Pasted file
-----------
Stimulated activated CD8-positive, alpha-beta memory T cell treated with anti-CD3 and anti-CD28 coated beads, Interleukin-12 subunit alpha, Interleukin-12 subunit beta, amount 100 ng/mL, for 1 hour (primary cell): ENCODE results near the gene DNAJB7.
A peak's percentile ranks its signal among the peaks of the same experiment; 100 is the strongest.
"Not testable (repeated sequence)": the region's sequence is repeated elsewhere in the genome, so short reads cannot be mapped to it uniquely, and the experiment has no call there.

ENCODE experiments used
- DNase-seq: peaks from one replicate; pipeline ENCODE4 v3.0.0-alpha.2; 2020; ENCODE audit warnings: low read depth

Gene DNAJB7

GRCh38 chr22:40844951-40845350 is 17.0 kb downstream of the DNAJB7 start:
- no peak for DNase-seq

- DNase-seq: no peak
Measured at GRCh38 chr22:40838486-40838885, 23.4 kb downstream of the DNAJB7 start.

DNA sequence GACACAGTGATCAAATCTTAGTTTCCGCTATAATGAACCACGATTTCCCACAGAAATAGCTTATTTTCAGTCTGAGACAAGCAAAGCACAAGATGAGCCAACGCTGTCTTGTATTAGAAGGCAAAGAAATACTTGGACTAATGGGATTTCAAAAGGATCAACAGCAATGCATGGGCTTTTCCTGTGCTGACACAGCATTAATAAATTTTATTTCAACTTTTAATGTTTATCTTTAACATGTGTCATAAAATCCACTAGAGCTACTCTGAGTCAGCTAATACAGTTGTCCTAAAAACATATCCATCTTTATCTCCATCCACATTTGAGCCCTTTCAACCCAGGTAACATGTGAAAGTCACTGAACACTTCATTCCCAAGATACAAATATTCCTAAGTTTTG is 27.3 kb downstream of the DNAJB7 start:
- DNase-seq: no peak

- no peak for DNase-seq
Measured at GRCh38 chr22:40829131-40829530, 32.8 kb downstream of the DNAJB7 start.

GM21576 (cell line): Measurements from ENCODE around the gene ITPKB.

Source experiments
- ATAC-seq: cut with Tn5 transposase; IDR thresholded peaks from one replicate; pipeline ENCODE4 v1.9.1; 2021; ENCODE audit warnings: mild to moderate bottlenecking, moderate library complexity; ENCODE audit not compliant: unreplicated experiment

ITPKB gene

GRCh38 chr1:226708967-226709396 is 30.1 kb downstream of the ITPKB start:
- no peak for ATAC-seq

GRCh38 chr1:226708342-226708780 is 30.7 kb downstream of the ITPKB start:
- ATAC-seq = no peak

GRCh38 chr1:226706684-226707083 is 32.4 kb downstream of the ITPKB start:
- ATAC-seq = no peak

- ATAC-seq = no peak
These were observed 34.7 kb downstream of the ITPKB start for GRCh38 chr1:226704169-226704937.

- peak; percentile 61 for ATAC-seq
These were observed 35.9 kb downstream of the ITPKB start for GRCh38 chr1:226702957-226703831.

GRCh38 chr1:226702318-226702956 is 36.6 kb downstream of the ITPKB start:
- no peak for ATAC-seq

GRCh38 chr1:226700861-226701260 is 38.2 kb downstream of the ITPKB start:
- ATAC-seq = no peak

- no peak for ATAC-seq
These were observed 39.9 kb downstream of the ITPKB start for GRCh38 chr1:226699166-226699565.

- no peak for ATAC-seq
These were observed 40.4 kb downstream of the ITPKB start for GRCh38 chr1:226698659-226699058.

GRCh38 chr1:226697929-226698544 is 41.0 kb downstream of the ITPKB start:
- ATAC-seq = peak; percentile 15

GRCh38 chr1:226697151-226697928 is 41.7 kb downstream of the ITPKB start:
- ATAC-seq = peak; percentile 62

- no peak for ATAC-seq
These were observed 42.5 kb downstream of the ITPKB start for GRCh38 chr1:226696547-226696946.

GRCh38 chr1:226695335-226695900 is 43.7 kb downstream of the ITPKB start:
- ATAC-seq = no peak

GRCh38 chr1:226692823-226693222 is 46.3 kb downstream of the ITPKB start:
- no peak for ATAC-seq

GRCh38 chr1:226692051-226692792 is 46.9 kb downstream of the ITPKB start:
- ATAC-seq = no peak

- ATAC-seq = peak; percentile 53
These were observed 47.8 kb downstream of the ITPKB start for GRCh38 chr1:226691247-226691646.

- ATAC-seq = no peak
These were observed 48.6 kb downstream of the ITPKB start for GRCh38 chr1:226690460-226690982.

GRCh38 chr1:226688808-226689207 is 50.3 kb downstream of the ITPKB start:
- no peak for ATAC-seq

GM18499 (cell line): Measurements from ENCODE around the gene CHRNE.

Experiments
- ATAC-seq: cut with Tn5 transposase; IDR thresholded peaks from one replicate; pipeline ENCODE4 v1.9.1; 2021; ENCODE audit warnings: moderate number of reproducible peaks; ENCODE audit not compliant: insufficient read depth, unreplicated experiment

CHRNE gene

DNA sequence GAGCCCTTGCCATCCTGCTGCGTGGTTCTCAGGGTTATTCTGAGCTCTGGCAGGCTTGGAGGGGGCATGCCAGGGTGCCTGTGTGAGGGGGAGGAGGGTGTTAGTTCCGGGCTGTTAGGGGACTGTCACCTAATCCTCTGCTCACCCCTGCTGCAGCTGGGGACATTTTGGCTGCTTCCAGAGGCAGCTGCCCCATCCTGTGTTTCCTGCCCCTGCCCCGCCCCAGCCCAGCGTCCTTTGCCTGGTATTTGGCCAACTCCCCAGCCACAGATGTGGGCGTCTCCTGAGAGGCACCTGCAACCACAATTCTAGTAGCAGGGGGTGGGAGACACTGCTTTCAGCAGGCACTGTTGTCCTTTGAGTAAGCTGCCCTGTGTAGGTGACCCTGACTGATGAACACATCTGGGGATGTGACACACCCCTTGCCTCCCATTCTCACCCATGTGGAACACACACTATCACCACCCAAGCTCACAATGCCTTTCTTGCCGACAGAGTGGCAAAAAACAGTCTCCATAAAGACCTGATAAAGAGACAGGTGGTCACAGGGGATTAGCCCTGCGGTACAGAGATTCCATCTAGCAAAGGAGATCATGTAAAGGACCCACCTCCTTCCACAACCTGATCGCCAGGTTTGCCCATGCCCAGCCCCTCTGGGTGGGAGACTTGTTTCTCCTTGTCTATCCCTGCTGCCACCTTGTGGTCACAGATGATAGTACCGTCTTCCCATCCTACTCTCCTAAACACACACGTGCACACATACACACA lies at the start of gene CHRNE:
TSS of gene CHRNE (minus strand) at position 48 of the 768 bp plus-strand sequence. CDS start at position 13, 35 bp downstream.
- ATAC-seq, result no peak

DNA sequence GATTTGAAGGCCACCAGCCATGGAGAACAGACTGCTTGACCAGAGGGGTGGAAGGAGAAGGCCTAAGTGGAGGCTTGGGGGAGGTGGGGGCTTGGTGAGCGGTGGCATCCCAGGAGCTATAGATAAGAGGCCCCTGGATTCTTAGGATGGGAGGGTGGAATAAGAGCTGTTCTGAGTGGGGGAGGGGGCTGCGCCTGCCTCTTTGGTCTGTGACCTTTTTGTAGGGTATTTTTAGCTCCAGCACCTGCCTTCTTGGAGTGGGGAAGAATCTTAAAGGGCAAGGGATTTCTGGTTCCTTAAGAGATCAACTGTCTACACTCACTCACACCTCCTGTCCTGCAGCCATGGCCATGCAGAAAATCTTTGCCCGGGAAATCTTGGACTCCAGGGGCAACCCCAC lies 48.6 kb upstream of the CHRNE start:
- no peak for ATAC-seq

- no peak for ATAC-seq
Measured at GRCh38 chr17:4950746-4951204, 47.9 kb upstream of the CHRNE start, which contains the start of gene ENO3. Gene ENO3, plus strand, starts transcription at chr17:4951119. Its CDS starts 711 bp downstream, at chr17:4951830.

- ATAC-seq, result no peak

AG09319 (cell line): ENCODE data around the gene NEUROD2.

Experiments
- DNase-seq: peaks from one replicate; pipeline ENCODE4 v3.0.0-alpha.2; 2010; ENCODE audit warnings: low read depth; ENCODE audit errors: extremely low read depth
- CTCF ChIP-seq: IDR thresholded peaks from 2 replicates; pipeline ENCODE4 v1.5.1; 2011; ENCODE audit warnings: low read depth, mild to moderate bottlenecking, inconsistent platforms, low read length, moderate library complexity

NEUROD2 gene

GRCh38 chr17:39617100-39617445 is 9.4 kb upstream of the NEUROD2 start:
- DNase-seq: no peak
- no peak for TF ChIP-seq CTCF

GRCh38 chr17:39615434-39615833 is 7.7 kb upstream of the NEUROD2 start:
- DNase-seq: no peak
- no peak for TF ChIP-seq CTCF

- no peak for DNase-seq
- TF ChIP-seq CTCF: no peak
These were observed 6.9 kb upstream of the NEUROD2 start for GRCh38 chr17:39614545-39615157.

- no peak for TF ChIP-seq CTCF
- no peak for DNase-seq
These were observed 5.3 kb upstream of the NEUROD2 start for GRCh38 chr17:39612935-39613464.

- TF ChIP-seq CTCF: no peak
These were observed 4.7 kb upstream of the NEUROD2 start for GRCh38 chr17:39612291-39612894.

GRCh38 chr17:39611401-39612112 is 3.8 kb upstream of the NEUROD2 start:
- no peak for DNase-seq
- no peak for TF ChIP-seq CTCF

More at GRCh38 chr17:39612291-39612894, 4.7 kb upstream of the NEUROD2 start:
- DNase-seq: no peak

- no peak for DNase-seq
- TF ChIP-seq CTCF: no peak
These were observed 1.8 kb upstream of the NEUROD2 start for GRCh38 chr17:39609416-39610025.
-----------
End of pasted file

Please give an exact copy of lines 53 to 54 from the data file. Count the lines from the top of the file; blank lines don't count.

GRCh38 chr1:226688808-226689207 is 50.3 kb downstream of the ITPKB start:
- no peak for ATAC-seq